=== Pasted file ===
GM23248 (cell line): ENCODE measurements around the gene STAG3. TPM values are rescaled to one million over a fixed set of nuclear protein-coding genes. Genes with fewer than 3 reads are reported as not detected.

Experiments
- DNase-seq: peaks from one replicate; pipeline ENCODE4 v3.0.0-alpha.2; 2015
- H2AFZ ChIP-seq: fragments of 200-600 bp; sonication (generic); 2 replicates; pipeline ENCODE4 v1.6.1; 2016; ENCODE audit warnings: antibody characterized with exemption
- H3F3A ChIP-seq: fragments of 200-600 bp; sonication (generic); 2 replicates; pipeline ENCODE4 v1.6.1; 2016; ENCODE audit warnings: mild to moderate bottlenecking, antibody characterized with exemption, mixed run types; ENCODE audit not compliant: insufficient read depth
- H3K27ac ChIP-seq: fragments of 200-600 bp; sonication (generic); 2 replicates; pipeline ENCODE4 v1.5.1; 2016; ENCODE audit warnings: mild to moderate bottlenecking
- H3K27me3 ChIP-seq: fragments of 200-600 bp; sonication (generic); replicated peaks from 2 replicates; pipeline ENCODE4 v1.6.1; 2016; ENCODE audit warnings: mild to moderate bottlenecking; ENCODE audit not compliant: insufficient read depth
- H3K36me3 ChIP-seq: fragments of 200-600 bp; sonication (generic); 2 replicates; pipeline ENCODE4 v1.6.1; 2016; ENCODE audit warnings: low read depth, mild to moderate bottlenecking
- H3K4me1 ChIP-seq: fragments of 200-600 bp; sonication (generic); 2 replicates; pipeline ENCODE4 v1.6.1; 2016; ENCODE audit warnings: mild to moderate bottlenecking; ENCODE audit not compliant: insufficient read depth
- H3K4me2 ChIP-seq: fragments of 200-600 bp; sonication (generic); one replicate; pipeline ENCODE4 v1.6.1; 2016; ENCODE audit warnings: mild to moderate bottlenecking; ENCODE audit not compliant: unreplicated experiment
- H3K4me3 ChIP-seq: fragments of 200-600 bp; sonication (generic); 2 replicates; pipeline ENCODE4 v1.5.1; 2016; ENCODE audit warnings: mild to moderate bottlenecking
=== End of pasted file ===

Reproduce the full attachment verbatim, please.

GM23248 (cell line): ENCODE measurements around the gene STAG3. TPM values are rescaled to one million over a fixed set of nuclear protein-coding genes. Genes with fewer than 3 reads are reported as not detected.

Experiments
- DNase-seq: peaks from one replicate; pipeline ENCODE4 v3.0.0-alpha.2; 2015
- H2AFZ ChIP-seq: fragments of 200-600 bp; sonication (generic); 2 replicates; pipeline ENCODE4 v1.6.1; 2016; ENCODE audit warnings: antibody characterized with exemption
- H3F3A ChIP-seq: fragments of 200-600 bp; sonication (generic); 2 replicates; pipeline ENCODE4 v1.6.1; 2016; ENCODE audit warnings: mild to moderate bottlenecking, antibody characterized with exemption, mixed run types; ENCODE audit not compliant: insufficient read depth
- H3K27ac ChIP-seq: fragments of 200-600 bp; sonication (generic); 2 replicates; pipeline ENCODE4 v1.5.1; 2016; ENCODE audit warnings: mild to moderate bottlenecking
- H3K27me3 ChIP-seq: fragments of 200-600 bp; sonication (generic); replicated peaks from 2 replicates; pipeline ENCODE4 v1.6.1; 2016; ENCODE audit warnings: mild to moderate bottlenecking; ENCODE audit not compliant: insufficient read depth
- H3K36me3 ChIP-seq: fragments of 200-600 bp; sonication (generic); 2 replicates; pipeline ENCODE4 v1.6.1; 2016; ENCODE audit warnings: low read depth, mild to moderate bottlenecking
- H3K4me1 ChIP-seq: fragments of 200-600 bp; sonication (generic); 2 replicates; pipeline ENCODE4 v1.6.1; 2016; ENCODE audit warnings: mild to moderate bottlenecking; ENCODE audit not compliant: insufficient read depth
- H3K4me2 ChIP-seq: fragments of 200-600 bp; sonication (generic); one replicate; pipeline ENCODE4 v1.6.1; 2016; ENCODE audit warnings: mild to moderate bottlenecking; ENCODE audit not compliant: unreplicated experiment
- H3K4me3 ChIP-seq: fragments of 200-600 bp; sonication (generic); 2 replicates; pipeline ENCODE4 v1.5.1; 2016; ENCODE audit warnings: mild to moderate bottlenecking